“The beauty of this choice, Slayer, is that no matter what you decide, you lose something. And you have lost so much already,” Dinza said, musing. “Certainty. Righteousness. Even your humanity. Traded away piece by piece. To keep what you love, all that you were must be forever lost.”
“Forever lost,” Buffy echoed., and the realization hit her. “So everyone else can be found.. If I’m lost, Lizard Baby gets to be found. And since we come as a package deal right now, if he gets to be found, then… it doesn’t really matter what world I’m forever lost in, does it?”
Dinza threw back her head and screamed, lunging out of the doorway. But Buffy was already on the move, arms spread wide, eyes scrunched shut. Worlds, times, places, faces carouseled before her mind’s eye. One face. One particular face, one particular place, one particular time. Blue eyes and sandy curls, strong hands and killer cheekbones and a wicked grin. Poet and killer, lover and fighter, villain and hero and father now. Not a human soul, maybe, but a heart big enough and a spirit bright enough to serve as a beacon across all the worlds.
Spike. I’m coming home. We’re coming home.
Buffy opened her eyes, and leaped thought the door into air. Behind her Dinza’s thwarted wail cut off, click, and with a jar like the sensation of stepping off an escalator, she was standing on a twilit Southern California street, with crickets chirring and cicadas buzzing and the streetlights just thinking about coming on. Up on the porch, Spike was saying to Willow, “…find every bloody lawyer at Wolfram & Hart who knew anything about this, and kill them. One by one or in lots, I’m not fussy.”
“Or,” she said, hardly trusting her own voice, “We could do something that actually, you know, works.”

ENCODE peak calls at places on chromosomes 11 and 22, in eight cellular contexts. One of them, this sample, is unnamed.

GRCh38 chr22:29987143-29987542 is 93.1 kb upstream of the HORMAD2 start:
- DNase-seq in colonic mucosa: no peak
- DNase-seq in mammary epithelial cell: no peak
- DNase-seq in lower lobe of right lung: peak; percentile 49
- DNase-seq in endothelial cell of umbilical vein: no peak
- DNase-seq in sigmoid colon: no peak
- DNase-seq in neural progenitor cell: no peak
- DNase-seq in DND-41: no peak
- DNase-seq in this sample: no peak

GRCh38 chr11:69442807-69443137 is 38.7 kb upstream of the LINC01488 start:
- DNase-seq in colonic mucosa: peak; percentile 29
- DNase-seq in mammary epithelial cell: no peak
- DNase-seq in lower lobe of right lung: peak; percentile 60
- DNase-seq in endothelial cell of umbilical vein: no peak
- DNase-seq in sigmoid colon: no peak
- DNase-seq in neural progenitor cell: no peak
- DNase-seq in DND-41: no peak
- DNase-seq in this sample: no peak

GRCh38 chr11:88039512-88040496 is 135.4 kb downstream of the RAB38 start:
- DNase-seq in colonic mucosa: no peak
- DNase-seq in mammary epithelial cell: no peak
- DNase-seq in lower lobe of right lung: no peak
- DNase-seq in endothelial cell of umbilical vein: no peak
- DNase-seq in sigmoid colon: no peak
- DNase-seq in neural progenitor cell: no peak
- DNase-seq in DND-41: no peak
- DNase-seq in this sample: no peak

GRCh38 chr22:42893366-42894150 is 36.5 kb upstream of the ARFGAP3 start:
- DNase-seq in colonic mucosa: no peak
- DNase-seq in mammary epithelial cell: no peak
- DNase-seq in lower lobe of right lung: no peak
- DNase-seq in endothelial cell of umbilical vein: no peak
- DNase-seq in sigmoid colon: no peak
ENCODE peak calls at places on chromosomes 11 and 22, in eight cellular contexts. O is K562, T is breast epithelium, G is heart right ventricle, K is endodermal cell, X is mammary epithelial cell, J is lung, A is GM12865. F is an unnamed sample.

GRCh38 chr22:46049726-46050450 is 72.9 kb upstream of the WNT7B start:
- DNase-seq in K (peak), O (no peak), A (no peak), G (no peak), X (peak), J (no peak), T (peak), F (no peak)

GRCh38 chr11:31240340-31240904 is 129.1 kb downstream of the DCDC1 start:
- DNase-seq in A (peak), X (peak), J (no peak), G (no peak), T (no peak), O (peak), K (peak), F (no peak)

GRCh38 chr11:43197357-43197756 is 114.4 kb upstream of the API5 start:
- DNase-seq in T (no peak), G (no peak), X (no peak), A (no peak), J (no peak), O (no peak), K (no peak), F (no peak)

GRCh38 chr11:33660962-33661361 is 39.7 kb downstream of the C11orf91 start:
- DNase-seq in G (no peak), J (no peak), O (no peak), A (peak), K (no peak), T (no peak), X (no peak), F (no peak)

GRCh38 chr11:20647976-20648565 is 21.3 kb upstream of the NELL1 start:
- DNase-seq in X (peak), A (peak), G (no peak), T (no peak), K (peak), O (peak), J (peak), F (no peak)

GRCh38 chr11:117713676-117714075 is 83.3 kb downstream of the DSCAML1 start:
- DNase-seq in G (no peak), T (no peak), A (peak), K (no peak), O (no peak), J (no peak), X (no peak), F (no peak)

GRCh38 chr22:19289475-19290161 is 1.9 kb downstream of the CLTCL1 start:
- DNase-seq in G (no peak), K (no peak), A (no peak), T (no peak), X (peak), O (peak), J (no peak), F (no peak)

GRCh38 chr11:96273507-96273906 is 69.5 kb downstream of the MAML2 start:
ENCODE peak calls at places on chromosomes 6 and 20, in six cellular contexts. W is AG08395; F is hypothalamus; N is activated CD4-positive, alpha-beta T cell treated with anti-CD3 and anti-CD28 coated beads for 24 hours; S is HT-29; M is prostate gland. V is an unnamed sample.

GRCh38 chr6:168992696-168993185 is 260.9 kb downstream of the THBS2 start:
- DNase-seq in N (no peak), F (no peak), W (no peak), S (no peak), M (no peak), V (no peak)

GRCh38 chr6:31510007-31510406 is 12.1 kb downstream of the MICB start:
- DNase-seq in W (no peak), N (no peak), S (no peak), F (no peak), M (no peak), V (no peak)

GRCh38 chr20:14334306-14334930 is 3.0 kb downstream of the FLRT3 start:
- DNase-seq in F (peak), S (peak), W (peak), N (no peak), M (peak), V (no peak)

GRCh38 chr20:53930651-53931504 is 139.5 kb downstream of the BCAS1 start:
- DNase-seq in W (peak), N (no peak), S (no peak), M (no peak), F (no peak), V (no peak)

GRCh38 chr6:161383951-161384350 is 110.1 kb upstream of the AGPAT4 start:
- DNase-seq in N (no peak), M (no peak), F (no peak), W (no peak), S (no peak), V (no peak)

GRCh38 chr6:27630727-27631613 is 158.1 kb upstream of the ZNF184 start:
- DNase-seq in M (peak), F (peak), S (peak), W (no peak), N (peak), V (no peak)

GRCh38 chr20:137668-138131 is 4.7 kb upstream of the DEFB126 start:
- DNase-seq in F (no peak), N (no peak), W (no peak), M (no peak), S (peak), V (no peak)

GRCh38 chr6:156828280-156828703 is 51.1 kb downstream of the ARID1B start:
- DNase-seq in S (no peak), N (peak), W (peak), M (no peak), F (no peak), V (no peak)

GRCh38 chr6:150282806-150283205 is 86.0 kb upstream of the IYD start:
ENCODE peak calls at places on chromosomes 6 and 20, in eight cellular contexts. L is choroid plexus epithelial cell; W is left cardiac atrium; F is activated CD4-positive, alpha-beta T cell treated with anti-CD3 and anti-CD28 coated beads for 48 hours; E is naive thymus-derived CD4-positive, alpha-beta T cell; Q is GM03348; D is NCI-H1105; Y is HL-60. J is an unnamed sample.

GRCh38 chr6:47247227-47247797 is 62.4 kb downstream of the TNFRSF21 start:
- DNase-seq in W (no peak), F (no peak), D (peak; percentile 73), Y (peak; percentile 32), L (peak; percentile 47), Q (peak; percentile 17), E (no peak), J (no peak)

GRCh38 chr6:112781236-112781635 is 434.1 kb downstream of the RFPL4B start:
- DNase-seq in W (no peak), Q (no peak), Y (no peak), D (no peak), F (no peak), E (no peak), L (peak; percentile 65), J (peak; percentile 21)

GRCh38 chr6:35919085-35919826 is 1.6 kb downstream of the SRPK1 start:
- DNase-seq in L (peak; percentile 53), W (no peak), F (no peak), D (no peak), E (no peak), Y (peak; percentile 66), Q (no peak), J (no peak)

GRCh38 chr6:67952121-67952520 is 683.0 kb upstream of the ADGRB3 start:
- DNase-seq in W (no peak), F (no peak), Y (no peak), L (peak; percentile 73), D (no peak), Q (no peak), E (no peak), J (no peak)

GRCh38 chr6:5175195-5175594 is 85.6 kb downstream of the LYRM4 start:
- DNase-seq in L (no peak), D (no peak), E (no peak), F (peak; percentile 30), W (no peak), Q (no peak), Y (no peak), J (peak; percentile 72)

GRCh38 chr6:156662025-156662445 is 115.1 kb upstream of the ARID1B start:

She saw the realization sweep over his face like dawn breaking on the best day of your life. Saw the grief and rage dissolve in a vernal rush of joy so great she thought it might dissolve him too, and her with him. And then Spike was leaping to his feet and racing down the front walk to meet her, and she was racing up the front walk to meet him, and she cared about nothing, nothing at all except the fact that he was here and real and solid, and she could wrap her arms around that lean, hard-muscled body and bury her face in those unruly curls, breathe in the smoke-and-earth (and blood, don’t forget the blood) smell of him as his eyes and hands and mouth devoured her. “Buffy, love, you’re all right? That bastard Meers said they’d…they’d…” Spike slid to his knees, cheek pressed to her belly. He was shaking harder than she was. How embarrassing if her tummy gurgled right now. “They’d take the baby for experiments. “
Buffy shuddered and her grip on his shoulders tightened. “I didn’t give them a chance,” she gasped. “I’m all right. We’re both all right. Everything’s all right.”
And for that moment, it really was.